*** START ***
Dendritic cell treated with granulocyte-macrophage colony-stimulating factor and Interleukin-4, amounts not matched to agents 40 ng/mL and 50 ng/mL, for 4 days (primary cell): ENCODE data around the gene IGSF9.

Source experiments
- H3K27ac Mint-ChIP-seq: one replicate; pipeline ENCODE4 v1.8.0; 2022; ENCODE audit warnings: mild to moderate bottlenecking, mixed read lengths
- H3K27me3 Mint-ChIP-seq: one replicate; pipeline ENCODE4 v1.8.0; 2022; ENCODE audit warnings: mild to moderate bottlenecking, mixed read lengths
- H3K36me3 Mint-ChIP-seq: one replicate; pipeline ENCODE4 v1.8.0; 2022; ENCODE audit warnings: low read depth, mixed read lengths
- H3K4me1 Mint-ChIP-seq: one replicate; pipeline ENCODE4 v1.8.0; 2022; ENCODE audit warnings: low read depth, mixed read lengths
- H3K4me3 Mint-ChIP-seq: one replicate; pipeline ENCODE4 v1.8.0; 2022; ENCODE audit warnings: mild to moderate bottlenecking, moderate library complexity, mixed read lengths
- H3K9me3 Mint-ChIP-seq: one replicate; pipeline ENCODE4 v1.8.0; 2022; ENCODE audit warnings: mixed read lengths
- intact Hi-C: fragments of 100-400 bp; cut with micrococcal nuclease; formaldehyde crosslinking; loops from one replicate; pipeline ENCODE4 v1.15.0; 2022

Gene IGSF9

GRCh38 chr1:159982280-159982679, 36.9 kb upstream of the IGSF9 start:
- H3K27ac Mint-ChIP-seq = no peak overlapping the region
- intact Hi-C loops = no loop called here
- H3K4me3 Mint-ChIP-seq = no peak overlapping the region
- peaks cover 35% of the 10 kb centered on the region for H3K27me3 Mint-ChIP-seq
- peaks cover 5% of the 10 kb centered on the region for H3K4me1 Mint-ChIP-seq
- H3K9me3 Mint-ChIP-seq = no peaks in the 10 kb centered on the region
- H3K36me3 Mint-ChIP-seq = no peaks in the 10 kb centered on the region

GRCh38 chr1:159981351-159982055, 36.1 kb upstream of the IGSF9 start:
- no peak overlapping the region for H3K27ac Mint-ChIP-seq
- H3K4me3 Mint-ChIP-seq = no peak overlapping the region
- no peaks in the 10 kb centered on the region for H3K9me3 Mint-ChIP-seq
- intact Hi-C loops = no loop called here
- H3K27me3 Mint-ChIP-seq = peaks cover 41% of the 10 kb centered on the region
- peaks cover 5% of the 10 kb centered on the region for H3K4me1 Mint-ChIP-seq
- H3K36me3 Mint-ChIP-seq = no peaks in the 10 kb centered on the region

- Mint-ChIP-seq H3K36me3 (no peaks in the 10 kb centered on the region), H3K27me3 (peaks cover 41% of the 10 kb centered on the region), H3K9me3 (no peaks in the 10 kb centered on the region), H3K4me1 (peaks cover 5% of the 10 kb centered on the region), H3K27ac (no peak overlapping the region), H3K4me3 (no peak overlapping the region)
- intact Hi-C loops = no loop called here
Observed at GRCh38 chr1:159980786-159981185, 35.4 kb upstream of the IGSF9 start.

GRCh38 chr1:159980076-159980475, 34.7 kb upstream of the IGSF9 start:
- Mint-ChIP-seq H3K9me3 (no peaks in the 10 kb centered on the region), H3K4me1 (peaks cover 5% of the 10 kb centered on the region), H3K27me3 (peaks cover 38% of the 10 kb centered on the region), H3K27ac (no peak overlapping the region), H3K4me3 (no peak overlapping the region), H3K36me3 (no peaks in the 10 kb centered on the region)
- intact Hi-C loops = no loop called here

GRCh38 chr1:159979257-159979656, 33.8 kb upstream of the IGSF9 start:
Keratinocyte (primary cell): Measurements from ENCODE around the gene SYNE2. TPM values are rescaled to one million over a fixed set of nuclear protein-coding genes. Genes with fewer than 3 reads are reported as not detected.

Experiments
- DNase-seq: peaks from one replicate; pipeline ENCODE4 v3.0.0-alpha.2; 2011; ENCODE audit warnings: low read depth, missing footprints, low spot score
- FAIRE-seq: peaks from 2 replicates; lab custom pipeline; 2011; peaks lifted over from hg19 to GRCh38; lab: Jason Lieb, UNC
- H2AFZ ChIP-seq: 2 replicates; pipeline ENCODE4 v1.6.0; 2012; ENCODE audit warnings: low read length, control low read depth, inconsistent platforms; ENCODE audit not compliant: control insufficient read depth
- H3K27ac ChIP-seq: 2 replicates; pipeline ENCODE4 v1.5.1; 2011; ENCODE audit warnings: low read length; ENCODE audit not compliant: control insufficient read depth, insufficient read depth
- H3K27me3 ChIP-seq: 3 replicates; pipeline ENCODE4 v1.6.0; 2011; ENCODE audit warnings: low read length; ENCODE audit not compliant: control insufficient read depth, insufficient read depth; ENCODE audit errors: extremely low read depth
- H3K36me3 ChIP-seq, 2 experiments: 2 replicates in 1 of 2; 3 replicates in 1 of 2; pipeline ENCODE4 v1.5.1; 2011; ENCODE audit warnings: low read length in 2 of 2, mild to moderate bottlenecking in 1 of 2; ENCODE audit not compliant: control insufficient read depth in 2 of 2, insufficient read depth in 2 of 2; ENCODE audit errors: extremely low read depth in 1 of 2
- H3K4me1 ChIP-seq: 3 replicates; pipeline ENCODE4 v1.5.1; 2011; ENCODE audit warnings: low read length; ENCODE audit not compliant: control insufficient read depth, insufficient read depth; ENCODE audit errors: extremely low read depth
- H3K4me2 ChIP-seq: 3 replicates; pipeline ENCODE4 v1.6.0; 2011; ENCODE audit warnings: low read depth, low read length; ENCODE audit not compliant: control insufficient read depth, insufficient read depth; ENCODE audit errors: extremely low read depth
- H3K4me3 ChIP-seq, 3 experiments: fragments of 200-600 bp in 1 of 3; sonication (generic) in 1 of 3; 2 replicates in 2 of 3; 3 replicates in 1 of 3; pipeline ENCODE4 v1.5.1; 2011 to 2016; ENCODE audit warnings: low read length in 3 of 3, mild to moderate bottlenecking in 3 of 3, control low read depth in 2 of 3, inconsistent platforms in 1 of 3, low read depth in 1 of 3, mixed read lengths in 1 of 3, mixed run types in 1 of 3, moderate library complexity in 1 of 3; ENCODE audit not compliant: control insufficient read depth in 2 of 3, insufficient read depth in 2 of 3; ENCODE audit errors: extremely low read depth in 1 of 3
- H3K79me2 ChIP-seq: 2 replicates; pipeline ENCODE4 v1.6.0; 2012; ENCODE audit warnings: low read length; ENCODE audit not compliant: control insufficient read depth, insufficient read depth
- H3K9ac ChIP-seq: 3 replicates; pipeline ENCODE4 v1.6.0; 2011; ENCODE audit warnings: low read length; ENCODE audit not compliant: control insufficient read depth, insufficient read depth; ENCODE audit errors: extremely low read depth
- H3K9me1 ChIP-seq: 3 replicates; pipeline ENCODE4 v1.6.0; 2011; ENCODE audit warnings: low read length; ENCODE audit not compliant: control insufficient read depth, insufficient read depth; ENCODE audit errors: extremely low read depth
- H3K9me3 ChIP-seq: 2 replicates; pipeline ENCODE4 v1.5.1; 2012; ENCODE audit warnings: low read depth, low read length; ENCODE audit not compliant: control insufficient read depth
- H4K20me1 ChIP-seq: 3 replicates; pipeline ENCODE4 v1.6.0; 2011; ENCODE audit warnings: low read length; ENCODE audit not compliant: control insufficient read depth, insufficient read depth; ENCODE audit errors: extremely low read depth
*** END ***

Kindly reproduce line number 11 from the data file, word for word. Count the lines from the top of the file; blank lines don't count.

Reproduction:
GRCh38 chr1:159982280-159982679, 36.9 kb upstream of the IGSF9 start: